The very different legacies of Le Tour de France 2014

It’s hard to believe that a year has passed since Le Tour de France came to the UK.  Doesn’t time fly?  Remember last July – those fabulous days of the first stages of Le Tour de France 2014,  when the country went cycling mad?

Like many many others we made the pilgrimage to Yorkshire, and we were one of the very first cyclists to set up off Cragg Vale when the road closed at 6am on the morning of the second stage.  With four children in our group aged between 4 and 9, we were all going to be going at various paces and I teamed up with my 5 year old son T, for the long hard slog up the longest continual incline in England (5.2 miles).

T and K half way up Cragg Vale - TdF 2014

T is one really determined young man and he was not going to let the fact he was on a mountain bike with 20″ wheels stop him from taking on the MAMILs on their carbon fibre road bikes.

T and the Mamils

As we progressed slowly but steadily up the hill we got so much encouragement from the spectators setting up their pitches, and the other riders, who would call out encouragement as they passed the tiny figure pedalling with such determination.  When it got particularly steep at one point a lovely guy stopped to tell us that it got slightly easier if he could just pedal past that line in the distance. Another man said he’d give him a chocolate bar at the top.  You can imagine T’s disappointment when we got to the top to find several hundred spectators already in position (and not a chocolate bar in sight), even though it was before 9am!

At the Top of Cragg Vale Tour de France

Both my boys still talk regularly about that day – it’s a source of such pride to them both that they cycled up Cragg Vale and it’s really helped at times of difficultly to remind them of their achievement. A really worthwhile emotional legacy that will stay with them their whole life.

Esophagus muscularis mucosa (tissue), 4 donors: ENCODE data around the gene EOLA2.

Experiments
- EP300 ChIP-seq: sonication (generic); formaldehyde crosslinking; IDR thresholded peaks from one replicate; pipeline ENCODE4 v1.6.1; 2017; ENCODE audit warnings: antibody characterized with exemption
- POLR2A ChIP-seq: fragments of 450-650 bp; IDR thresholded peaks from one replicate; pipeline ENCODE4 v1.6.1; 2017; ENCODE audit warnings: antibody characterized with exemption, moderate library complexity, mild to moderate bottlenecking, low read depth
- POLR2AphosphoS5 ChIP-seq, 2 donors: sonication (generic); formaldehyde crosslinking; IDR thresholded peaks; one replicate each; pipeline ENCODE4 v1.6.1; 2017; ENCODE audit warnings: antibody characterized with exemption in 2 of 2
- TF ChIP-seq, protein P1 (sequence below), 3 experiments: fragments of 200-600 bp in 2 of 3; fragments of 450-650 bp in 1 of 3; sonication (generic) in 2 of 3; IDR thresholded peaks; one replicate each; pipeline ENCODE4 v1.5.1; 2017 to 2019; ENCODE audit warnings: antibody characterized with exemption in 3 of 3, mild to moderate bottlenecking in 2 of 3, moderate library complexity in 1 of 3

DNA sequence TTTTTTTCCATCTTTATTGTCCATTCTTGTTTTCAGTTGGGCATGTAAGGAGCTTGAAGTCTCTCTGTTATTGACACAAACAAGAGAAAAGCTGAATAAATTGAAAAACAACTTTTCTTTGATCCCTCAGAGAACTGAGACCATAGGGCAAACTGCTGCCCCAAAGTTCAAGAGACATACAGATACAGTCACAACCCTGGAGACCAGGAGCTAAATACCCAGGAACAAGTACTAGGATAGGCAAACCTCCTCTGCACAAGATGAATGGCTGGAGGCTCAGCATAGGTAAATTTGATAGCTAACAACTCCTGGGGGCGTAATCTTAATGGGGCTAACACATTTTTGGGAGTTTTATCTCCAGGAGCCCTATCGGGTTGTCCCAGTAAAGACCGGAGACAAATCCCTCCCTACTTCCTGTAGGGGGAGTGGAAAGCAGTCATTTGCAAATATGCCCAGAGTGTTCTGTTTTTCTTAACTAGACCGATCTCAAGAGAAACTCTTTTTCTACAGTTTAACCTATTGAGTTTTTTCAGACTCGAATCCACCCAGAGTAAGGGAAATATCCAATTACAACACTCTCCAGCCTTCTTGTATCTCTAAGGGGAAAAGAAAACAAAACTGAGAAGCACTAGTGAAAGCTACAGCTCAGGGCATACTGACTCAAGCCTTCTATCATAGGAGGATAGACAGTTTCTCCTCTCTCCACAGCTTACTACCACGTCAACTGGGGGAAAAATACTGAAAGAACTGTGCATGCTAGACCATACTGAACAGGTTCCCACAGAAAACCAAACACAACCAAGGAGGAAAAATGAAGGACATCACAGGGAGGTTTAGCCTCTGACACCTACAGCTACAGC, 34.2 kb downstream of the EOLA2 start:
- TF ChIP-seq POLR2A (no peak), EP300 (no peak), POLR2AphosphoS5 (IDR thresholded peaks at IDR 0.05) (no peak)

Of course there is the sporting legacy of the 2014 Tour, with the  inaugural Le Tour de Yorkshire taking place earlier this year.  We took the boys back to Yorkshire to watch the race, marvelling once more at the speed and skill of the cyclists, and the huge organisational effort that goes into a major race.

But what’s the practical legacy from Le Tour de France for my boys and the millions of other children around the country who were inspired that weekend last year?  Are they any closer to being able to cycle safely to school every day? Can they now ride to the swimming pool, the park or their friends house?

Can we, as parents, cycle to work in the towns and cities of the UK without worrying whether we’ll make it home in the evening to see our kids?  Is cycling, which was centre stage in both 2012 and 2014, a major political issue here and now in 2015?

Of course it’s not – and it takes national campaigns like Sustrans, CTC and  Pedal on Parliament , and local cycling campaigns such as London Cycling Campaign and Newcastle Cycling Campaign to keep cycling on the political agenda during the recent election campaign and into the new government.

Progress is being made, and for parents like myself with young children who are just starting out on their cycling adventures, it would be wonderful if the legacy of the 2014 Tour de France coming to Britain is a nation that finally wakes up and realises that cycling could become a key way to improve our cities, the health of our children and our environment.  Now, that would be a legacy!


Yellow bikes painted on road during Tour de France

This article was first published on 25th April 2015, prior to the first Le Tour de Yorkshire, and has been slightly amended to reflect the start of Le Tour de France 2015.

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